A nurse whose whistleblowing case exposed a major loophole in the law designed to protect staff who raise concerns has backed Nursing Times Speak Out Safely campaign.
Jennie Fecitt was one of three nurses who raised concerns about a colleague who had exaggerated his qualifications in discussions with staff at the NHS Manchester walk-in centre where they worked.
It sparked a four year dispute with their employer that ended in the three nurses being forced to pay £21,000 of NHS Manchester’s legal costs, despite writing to then health secretary Andrew Lansley asking him to intervene.
Ms Fecitt said: “It’s a classic example of the bullying culture. It sends completely the wrong message. On the one hand the Department of Health is saying you must allow staff to raise concerns about patient safety and they will not tolerate harassment of whistleblowers, yet [NHS Manchester] pursued us all the way to the Court of Appeal.”
Ms Fecitt and her colleagues Annie Woodcock and Felicity Hughes faced daily personal insults and threats from colleagues after raising concerns in 2008. Hours dried up completely for regular bank nurse Ms Hughes, while the other two were transferred to different roles within NHS Manchester.
They took the primary care trust to an employment tribunal claiming they had suffered unlawful detriment in being moved from the centre, while the colleagues who had victimised them remained in post. However, the judge ruled NHS Manchester could not be held responsible for the actions of its employees under the Public Interest disclosure Act.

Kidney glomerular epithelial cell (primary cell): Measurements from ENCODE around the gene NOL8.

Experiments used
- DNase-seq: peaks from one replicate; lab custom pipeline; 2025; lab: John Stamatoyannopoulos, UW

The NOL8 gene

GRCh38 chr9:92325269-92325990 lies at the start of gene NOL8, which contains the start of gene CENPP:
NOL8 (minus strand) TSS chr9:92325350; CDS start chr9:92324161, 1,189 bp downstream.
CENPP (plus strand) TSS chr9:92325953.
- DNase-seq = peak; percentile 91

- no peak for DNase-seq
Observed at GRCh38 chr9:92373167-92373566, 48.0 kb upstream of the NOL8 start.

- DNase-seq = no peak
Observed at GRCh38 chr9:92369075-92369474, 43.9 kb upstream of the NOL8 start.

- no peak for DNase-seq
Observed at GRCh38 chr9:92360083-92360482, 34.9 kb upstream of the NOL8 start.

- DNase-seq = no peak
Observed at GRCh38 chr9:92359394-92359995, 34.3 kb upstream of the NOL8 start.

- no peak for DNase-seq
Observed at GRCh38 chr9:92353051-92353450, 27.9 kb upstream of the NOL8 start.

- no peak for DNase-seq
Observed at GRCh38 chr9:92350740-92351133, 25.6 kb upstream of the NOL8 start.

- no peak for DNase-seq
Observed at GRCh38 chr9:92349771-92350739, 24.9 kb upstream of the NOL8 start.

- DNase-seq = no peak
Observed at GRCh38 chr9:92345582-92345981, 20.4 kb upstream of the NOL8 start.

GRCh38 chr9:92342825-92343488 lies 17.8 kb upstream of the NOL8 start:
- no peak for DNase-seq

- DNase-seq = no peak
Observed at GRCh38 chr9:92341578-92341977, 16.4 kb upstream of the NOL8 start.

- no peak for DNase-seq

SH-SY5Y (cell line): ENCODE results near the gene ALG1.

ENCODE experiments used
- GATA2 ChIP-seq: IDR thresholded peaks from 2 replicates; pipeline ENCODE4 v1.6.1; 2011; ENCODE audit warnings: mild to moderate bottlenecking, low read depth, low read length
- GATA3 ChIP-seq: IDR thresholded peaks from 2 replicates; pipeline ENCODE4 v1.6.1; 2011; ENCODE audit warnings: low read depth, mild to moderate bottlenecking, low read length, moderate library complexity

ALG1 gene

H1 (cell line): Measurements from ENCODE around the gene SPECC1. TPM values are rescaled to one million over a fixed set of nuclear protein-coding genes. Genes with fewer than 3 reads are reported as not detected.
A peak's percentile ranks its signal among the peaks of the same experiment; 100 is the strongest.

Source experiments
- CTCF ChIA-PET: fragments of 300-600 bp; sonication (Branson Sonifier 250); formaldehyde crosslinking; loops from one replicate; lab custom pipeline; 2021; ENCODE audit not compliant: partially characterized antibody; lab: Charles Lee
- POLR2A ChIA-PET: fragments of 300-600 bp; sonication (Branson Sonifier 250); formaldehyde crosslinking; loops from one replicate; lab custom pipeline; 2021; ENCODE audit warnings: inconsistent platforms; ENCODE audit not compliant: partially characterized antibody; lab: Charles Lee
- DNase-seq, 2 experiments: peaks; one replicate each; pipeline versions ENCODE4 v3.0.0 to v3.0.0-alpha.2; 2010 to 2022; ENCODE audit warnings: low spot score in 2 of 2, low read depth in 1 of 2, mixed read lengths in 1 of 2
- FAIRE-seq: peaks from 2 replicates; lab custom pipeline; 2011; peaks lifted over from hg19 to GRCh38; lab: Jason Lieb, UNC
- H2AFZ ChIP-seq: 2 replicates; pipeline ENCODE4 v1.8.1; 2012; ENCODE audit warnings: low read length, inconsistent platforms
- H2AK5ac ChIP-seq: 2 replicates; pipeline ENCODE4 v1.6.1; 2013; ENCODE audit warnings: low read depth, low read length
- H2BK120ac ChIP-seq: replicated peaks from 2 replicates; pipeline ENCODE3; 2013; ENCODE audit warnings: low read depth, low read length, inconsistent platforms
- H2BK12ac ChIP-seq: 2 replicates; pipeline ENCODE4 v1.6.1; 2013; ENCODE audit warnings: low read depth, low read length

They were successful in their appeal. But NHS Manchester refused to accept the decision and took the case to the Court of Appeal, which upheld the original decision and ordered that they pay some of the PCT’s legal fees.
The three nurses were offered a compromise agreement worth £160,000 between them to settle out of court. However, this would have involved them signing a so-called “gagging clause” and they chose to fight on to prove the principal that employers had a duty to protect whistleblowers from discrimination as a result of their actions.
Last week the government announced it would be amending the law to close the loophole and make it clear that employers were liable for the bullying of whistleblowers by their employees.
Ms Fecitt welcomed the move but told Nursing Times much more needed to change to prevent victimisation of whistleblowers in the NHS, starting with a change in culture.
Now working part-time as an emergency nurse practitioner, she also serves on Nursing and Midwifery Council fitness to practise panels and volunteers as lead nurse with whistleblowers organisation Patients First. It is currently supporting more than 40 nurses around the UK who have raised concerns.
“Patient safety has to be the top priority and accountability needs to go all the way to the top,” she said.
Visit our Speak out Safely page to find out more about our campaign.
As part of the campaign we are calling on the government to implement recommendations from the Francis report that will increase protection for staff who raise concerns about patient care, and create a more open NHS. Support our campaign by signing our petition